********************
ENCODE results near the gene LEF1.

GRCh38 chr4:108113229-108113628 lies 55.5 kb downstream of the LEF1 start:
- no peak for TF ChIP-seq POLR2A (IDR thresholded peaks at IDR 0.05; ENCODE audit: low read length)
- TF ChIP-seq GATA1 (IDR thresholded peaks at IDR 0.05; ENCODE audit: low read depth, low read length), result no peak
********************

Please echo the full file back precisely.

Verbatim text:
ENCODE results near the gene LEF1.

GRCh38 chr4:108113229-108113628 lies 55.5 kb downstream of the LEF1 start:
- no peak for TF ChIP-seq POLR2A (IDR thresholded peaks at IDR 0.05; ENCODE audit: low read length)
- TF ChIP-seq GATA1 (IDR thresholded peaks at IDR 0.05; ENCODE audit: low read depth, low read length), result no peak